BMJ. British Medical Journal. 1991 Nov 9; 303(6811):1194-7.World population reached 5 billion on July 11, 1987. Current UNFPA projections predict world population stabilization at 10 billion by 2050. However, the current population is already exerting a tremendous amount of pressure on the carrying capacity of the planet. Ozone depletion, global warming, and acid rain are all the result of human activity at a level of half the current projection. World food production stabilized in 1988 and fell 5% in both 1987 and 1988. In both those years, world population grew 3.6% annually. Every year 14 million tons of grain production are lost to soil erosion, irrigation damage, poor land management, air pollution, flooding, acid rain, and increased ultraviolet radiation. Controlling population growth is not an easy task because of the complexities involved. Increasing female literacy and reducing infant mortality rates are very powerful means of controlling growth. China has served as the best example by reducing its growth rate from 4.75 in the early 70s to 2.36 in just 10 years. They accomplished this in a homogeneous society by making population control a civic duty. They provided rewards for small families and penalties for large ones. Family planning need is still very high, although it ranges from 12% in the Ivory Coast to 77% in the Republic of Korea. The UNFPA goal is to make family planning available to 59% os the world is couples by 2000. To do this, an additional US$9 billion needs to be spent which is a tiny fraction of total development aid to the 3rd world. In 1990 .9% of the total amount of development aid went to population and family planning programs.
1987 report by the Executive Director of the United Nations Population Fund. State of world population 1988. UNFPA in 1987.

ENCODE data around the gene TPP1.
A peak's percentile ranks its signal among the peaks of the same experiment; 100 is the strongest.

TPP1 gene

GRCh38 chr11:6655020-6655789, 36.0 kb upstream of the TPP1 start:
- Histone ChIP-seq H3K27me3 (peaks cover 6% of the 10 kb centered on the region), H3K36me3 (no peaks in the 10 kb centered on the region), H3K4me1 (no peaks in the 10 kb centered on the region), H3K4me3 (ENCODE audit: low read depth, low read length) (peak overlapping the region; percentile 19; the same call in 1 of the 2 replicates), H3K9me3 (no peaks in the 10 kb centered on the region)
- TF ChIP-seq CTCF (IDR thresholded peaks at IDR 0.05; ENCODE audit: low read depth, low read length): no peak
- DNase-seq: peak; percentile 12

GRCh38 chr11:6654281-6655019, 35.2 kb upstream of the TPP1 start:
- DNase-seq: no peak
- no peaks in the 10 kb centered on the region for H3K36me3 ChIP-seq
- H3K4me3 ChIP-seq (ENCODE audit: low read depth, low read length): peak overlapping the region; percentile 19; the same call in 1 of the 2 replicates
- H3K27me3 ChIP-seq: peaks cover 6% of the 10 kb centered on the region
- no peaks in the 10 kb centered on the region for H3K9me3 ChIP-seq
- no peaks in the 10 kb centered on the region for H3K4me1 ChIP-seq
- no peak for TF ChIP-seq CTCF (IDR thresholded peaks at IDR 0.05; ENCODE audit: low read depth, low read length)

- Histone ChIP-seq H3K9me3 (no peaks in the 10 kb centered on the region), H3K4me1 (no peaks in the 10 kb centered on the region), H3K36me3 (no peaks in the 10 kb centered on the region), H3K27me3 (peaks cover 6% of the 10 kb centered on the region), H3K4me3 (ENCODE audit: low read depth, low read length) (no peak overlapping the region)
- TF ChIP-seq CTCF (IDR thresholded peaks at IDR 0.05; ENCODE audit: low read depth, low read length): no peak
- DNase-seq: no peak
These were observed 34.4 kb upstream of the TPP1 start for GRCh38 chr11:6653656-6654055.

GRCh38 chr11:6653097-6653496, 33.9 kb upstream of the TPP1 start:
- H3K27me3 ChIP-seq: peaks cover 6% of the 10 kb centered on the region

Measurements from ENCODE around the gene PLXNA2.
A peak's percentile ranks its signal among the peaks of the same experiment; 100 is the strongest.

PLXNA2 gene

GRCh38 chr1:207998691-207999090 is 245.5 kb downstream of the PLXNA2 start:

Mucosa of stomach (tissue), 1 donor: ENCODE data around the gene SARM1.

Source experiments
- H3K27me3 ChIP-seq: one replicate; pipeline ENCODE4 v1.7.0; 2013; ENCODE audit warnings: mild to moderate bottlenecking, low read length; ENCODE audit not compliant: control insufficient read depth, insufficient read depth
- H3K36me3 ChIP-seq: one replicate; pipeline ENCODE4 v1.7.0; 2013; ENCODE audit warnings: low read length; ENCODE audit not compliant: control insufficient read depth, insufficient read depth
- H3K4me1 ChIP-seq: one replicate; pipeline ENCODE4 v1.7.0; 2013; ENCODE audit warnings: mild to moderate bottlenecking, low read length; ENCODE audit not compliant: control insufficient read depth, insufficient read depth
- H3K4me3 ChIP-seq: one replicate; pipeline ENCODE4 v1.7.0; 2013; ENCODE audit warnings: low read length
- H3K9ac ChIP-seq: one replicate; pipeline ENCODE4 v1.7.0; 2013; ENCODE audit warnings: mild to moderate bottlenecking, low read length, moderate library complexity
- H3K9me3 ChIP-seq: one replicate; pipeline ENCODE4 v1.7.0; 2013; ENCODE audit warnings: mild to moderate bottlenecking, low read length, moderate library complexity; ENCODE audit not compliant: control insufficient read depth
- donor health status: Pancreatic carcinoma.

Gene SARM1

New York, New York, UNFPA, 1988. 189 p.Of major significance to the United Nations Fund for Population Activities (UNFPA) in 1987 was the fact that the world's population passed the 5 billion mark in that year. Although population growth rates are now slowing, the momentum of population growth ensures that at least another 3 billion people will be added to the world between 1985-2025. This increasing population pressure dictates a need for development policies that sustain and expand the earth's resource base rather than deplete it. Successful adaptation will require political commitment and significant investments of national resources, both human and financial. It is especially important to extend the reach of family planning programs so that women can delay the 1st birth and extend the intervals between subsequent births. Nearly all developing countries now have family planning programs, but the degree of political and economic support, and their effective reach, vary widely. In 1987, UNFPA assistance in this area totalled US$73.3 million, or 55% of total program allocations. During this year, UNFPA supported nearly 500 country and intercountry family planning projects, with particular attention to improving maternal-child health/family planning services in sub-Saharan Africa. As more governments in Africa became involved in Family planning programs, there was a concomitant need for all types of training programs. Other special program interests during 1987 included women and development, youth, aging, and acquired immunodeficiency syndrome (AIDS). This Annual Report includes detailed accounts of UNFPA program activities in 1987 in sub-Saharan Africa, Arab States and Europe, Asia and the Pacific, and Latin America and the Caribbean. Also included are reports on policy and program coordination, staff training and development, evaluation, technical cooperation among developing countries, procurement of supplies and equipment, multibilateral financing for population activities, and income and expenditures.